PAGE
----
- Five hospitals formerly owned and operated by Health Management Associates Inc., in Naples, Florida, have agreed to pay a total of $2 million.These include:Biloxi Regional Medical Center in Biloxi, Mississippi; Davis Regional Medical Center in Statesville, North Carolina; Lancaster Regional Medical Center in Lancaster, Pennsylvania; Physicians Regional Medical Center in Naples, Florida; and Riley Hospital in Meridian, Mississippi.
- Three hospitals affiliated with BayCare Health System in Clearwater, Florida, have agreed to pay a total of $1.5 million.These include:Winter Haven Hospital in Winter Haven, Florida; St. Joseph’s Hospital in Tampa, Florida; and St. Anthony’s Hospital in St. Petersburg, Florida.
- Two hospitals affiliated with Banner Health in Phoenix, Arizona, have agreed to pay a total of $2.685 million.These include Banner Boswell Medical Center in Sun City, Arizona, and Banner Thunderbird Medical Center in Glendale, Arizona.
“As has been shown throughout this successful investigation, we will never allow hospitals to put profits ahead of patients,” said U.S. Attorney William J. Hochul Jr. of the Western District of New York. “Decisions regarding potential procedures should be made using sound medical judgment only, not with an eye toward increasing Medicare reimbursements. The public should be assured that any hospital involved in improper kyphoplasty billing will be held accountable for its actions.”
In addition to settlements with over 130 hospitals, the government previously settled with Medtronic Spine LLC, the corporate successor to Kyphon Inc., for $75 million to settle allegations that the company caused false claims to be submitted to Medicare by counseling hospital providers to perform kyphoplasty procedures as inpatient rather than outpatient procedures.
All but three of the settling facilities announced today were named as defendants in a qui tam, or whistleblower, lawsuit brought under the False Claims Act, which permits private citizens to bring lawsuits on behalf of the United States and receive a portion of the proceeds of any settlement or judgment awarded against a defendant. The lawsuit was filed in federal district court in Buffalo, New York, by Craig Patrick and Charles Bates. Patrick is a former reimbursement manager for Kyphon, and Bates was formerly a regional sales manager for Kyphon in Birmingham. The whistleblowers will receive a total of approximately $4.75 million from the settlements announced today.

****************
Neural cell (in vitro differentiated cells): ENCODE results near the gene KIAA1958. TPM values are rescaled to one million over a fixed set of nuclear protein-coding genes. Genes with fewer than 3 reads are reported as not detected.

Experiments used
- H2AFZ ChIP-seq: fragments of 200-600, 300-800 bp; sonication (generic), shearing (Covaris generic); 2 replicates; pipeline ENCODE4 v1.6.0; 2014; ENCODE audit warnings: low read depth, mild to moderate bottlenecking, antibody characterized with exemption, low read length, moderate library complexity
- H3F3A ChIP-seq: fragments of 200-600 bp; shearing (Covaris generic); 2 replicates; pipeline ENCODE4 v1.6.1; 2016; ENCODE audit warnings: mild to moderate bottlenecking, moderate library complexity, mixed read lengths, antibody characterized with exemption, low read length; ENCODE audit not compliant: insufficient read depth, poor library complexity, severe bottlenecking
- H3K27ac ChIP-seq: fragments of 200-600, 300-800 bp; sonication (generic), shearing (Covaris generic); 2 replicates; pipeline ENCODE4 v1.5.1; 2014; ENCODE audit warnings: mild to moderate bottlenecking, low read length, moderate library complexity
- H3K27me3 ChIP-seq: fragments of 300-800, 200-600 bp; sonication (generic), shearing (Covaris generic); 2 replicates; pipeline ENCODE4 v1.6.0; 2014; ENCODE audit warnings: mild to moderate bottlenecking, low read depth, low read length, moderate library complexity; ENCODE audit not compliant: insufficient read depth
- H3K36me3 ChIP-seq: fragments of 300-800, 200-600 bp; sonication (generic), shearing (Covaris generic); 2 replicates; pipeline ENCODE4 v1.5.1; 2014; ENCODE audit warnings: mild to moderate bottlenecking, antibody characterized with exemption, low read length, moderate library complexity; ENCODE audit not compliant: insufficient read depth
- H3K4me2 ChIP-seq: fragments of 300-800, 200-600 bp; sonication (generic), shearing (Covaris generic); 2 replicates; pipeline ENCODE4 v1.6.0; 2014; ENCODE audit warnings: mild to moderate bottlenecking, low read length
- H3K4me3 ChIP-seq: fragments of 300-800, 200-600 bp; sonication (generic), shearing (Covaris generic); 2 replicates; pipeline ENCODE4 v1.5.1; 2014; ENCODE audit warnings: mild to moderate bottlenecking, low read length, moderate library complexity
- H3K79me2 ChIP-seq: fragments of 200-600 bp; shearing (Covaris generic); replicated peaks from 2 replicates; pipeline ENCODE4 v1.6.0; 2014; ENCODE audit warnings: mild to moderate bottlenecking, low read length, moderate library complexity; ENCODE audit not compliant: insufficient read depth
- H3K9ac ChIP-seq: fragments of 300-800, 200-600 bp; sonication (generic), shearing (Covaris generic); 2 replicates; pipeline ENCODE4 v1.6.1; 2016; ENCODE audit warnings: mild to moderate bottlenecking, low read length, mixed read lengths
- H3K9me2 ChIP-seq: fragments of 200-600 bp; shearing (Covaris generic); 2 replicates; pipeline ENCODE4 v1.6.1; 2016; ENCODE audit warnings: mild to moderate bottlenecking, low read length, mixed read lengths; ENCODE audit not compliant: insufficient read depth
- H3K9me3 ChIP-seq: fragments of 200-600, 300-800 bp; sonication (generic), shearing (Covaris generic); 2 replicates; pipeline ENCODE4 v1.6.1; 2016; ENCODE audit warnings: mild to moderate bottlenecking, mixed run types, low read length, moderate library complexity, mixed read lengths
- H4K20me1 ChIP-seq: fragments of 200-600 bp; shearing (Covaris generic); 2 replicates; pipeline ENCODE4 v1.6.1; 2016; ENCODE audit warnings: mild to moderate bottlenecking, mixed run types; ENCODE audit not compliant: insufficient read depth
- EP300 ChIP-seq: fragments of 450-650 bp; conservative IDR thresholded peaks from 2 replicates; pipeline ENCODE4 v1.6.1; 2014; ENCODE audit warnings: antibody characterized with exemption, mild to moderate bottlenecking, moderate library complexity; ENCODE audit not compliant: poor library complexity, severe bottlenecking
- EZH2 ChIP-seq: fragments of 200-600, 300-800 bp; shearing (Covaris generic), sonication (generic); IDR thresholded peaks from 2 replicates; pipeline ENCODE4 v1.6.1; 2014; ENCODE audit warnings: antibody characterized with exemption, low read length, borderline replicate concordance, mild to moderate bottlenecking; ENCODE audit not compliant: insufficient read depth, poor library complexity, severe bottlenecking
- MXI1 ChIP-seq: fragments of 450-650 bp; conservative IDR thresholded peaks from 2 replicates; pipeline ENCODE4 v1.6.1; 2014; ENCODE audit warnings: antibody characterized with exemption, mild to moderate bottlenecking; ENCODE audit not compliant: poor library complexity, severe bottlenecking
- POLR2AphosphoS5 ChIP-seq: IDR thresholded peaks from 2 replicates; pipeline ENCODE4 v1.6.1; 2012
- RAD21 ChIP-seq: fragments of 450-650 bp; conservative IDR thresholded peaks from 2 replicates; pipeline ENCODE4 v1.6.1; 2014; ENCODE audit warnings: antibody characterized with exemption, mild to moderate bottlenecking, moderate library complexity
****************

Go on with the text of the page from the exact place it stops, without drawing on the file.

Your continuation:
This settlement illustrates the government’s emphasis on combating health care fraud and marks another achievement for the Health Care Fraud Prevention and Enforcement Action Team (HEAT) initiative, which was announced in May 2009 by the Attorney General and the Secretary of Health and Human Services. The partnership between the two departments has focused efforts to reduce and prevent Medicare and Medicaid financial fraud through enhanced cooperation. One of the most powerful tools in this effort is the False Claims Act. Since January 2009, the Justice Department has recovered a total of more than $26.7 billion through False Claims Act cases, with more than $16.8 billion of that amount recovered in cases involving fraud against federal health care programs.
The settlements were the result of a coordinated effort among the U.S. Attorney’s Office for the Western District of New York, the Civil Division’s Commercial Litigation Branch and the Department of Health and Human Services’ Office of Inspector General and Office of Counsel to the Inspector General.
The claims resolved by these settlements are allegations only, and there have been no determinations of liability.